A young girl's disappearance rocks a community and a family, in this stirring examination of grief, faith, justice and the atrocities of war, from literary legend Joyce Carol Oates.
Zeno Mayfield's daughter has disappeared into the night, gone missing in the wilds of the Adirondacks. But when the community of Carthage joins a father's frantic search for the girl, they discover instead the unlikeliest of suspects - a decorated Iraq War veteran with close ties to the Mayfield family. As grisly evidence mounts against the troubled war hero, the family must wrestle with the possibility of having lost a daughter forever.
Carthage plunges us deep into the psyche of a wounded young Corporal, haunted by unspeakable acts of wartime aggression, while unraveling the story of a disaffected young girl whose exile from her family may have come long before her disappearance. Dark and riveting, Carthage is a powerful addition to the Joyce Carol Oates canon, one that explores the human capacity for violence, love and forgiveness, and asks if it's ever truly possible to come home again.
About the Author
Joyce Carol Oates is a recipient of the National Book Award and the PEN/Malamud Award for Excellence in Short Fiction. She has written some of the most enduring fiction of our time, including We Were the Mulvaneys, which was an Oprah Book Club Choice, and Blonde, which was nominated for the National Book Award. She is the Roger S. Berlind Distinguished Professor of Humanities at Princeton University.
Read Caroline Baum's Review
There’s something relentless, and bleak and taut that makes Joyce Carol Oates’ Carthage compelling as a snapshot of small town American angst. It’s the story of what happens when Cressida Mayfield a young woman who is the intelligent sister as opposed to the pretty one goes missing - and the last person she was seen with was her sister’s fiancé, newly returned form the war in Iraq where he was severely disabled.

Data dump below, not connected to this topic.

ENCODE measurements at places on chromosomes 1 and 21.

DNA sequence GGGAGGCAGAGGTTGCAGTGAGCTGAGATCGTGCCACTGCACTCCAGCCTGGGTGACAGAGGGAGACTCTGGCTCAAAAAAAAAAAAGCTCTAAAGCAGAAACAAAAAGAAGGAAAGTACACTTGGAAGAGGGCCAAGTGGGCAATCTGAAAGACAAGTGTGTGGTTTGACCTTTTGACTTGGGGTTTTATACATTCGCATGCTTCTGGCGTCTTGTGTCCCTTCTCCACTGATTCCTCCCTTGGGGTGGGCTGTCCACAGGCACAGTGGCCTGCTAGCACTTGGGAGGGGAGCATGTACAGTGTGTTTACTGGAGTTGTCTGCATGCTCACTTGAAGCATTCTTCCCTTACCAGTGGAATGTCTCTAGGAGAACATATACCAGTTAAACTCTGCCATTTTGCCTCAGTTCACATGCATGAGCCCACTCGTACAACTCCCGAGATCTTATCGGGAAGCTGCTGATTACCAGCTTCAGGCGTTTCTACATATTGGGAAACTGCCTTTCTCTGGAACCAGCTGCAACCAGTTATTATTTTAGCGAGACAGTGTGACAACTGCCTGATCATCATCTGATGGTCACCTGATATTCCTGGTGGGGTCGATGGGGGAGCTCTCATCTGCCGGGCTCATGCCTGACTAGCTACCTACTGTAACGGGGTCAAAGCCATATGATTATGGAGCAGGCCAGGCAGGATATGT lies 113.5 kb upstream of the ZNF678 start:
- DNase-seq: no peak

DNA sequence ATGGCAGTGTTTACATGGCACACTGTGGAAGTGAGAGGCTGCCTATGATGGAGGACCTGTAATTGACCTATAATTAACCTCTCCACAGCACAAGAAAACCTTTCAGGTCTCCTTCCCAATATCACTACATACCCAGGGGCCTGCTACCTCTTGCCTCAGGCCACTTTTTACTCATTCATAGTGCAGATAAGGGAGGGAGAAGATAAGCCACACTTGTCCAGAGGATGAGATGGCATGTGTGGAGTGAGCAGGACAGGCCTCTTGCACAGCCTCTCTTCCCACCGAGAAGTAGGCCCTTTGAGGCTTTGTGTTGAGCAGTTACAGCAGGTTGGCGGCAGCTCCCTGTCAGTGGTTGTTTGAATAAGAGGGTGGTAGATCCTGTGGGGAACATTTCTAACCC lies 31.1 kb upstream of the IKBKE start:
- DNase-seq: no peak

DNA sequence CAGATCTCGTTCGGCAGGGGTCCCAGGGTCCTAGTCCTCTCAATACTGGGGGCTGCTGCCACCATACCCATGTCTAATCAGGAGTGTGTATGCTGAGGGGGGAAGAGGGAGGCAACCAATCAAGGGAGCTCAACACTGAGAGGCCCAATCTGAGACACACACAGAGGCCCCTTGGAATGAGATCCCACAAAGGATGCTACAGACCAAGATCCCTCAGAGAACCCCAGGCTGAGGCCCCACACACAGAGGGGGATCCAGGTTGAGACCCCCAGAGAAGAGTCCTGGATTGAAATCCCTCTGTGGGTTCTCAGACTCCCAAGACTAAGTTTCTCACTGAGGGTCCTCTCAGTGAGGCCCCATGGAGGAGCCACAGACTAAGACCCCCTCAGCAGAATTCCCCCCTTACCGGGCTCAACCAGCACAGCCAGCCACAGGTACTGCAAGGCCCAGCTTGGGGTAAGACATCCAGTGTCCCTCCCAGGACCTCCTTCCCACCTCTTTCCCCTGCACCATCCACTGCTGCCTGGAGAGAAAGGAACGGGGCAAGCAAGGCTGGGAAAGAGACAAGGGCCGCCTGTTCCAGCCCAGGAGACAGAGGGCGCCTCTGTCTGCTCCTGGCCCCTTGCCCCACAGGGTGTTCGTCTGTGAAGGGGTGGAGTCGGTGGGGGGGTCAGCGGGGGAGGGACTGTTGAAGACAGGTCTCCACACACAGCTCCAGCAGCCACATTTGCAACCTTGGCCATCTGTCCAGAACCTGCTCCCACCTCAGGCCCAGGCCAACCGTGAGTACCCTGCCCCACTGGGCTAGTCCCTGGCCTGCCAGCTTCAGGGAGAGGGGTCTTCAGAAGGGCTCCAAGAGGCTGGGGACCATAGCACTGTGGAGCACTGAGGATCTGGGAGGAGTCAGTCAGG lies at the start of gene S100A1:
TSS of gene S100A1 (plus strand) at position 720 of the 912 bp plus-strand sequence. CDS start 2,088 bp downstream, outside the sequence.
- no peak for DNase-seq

Oates has long been an explorer of the dark soul of her country. Here she focusses on the implosion of a family, wielding her controlled prose like a scalpel, dissecting the flesh and the psyche and degrees of responsibility of the Mayfields with detached and chilly precision. It’s disturbing, unsettling and lethally effective, though I wouldn’t call the experience enjoyable.
'The ever-prolific Joyce Carol Oates is at the top of her game in this suspense-filled thriller ... about guilt, punishment and forgiveness' Financial Times 'A substantial book that deals with truths of the type that we often do not want to confront ... Oates is an ambitious writer of huge confidence ... The characters ... are brilliantly drawn ... but what keeps you going is the writing ... Oates writes about America's big themes. Her prose is elegant. She is the mistress of all she surveys' The Times '"Carthage" is not just the suspense thriller it had seemed at first sight ... what it attains is a profound and poignant vision of American guilt, and its potential for some kind of absolution' John Burnside, Guardian 'A gripping exploration of a community in crisis after a young girl disappears' Stella Magazine, Sunday Telegraph 'The prolific Joyce Carol Oates is back doing what she does best - exposing the darkness of the human heart' Good Housekeeping 'Joyce Carol Oates is ... a rare example of a prolific author who has managed to maintain her reputation as a serious literary novelist ... "Carthage" is an immensely proficient novel, with careful and elegant prose, and interesting experiments with form ... an intriguing and unpredictable read. Oates succeeds in portraying the complex damage done to the fabric of a society by war - no matter how far away it is' Frances Perraudin, Observer 'Her characters are created with a Dickensian sharpness of detail, and their relationships with one another are often involving; her language is rough-hewn and lovely; her plots are suspenseful and artfully made ... Her new novel is her most substantial in some time' Edmund Gordon, Sunday Times
Number Of Pages: 400
Published: 1st February 2014
Publisher: HarperCollins Publishers
Dimensions (cm): 23.4 x 15.5 x 3.9
Weight (kg): 0.64